Mad Scientists Use Wolf Spider Carcasses as Robotic Grippers

A group of researchers at Texas’s Rice University have developed a method of turning wolf spider carcasses into robotic grippers, making the legs open and extend when a small amount of air is applied inside the carcass and close and grip when the air is drawn back out. The researchers have named their unholy field of experimentation “necrobotics.” Just to be perfectly clear, this is not good news.

In tests, the mad scientists discovered the necrobot spiders could lift more than 130% of their own body weight. They also endured about 1,000 cycles of air application/removal before the spider’s internal tissue began to degrade and, presumably, legs started falling off. They hope that the spiders can last even longer with the addition of a polymer coating, but I hope they abandon the project altogether.

What will they possibly think of next? Honestly, I’m scared to find out. Remember yesterday when you didn’t know anything about necrobotic spider grippers? Those were simpler times, weren’t they? Better times, even. I sure miss those days.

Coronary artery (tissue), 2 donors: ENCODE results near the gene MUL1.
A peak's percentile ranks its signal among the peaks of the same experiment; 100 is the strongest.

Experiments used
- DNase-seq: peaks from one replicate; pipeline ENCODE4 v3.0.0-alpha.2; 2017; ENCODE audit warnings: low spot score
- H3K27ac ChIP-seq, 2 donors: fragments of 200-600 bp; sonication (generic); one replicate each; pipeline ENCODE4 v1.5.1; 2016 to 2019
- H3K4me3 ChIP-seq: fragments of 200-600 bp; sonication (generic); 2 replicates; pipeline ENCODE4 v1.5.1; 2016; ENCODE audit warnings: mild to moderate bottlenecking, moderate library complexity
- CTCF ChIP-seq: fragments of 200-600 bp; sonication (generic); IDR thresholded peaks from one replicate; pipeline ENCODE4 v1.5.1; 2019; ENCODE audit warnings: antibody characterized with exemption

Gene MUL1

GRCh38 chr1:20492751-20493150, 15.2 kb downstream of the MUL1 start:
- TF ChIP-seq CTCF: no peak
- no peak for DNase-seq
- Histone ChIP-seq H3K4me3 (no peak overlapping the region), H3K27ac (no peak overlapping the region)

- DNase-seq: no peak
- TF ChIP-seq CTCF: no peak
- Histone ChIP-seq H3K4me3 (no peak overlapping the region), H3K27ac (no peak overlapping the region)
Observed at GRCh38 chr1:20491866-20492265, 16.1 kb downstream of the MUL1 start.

[via NewAtlas]

Researchers Develop Octopus Sucker Glove for Grasping Objects Underwater

Researchers from the Department of Mechanical Engineering at Virginia Tech (my alma mater!), led by Assistant Professor Michael Bartlett, have developed the Octa-Glove, a glove with octopus-like suckers on the fingers designed for firmly grasping objects underwater without requiring grip strength. That’s great news because my grip strength has always been lacking.


The glove features soft sucker-like membranes, which, when actuated, attach to objects much like an actual octopus’s tentacles without needing to apply any grip pressure. An array of micro-LIDAR optical proximity sensors detect just how far away an object is, and a microcontroller can activate or releases adhesion almost instantly. When reached for comment, Doctor Octopus says he wishes he’d thought of this.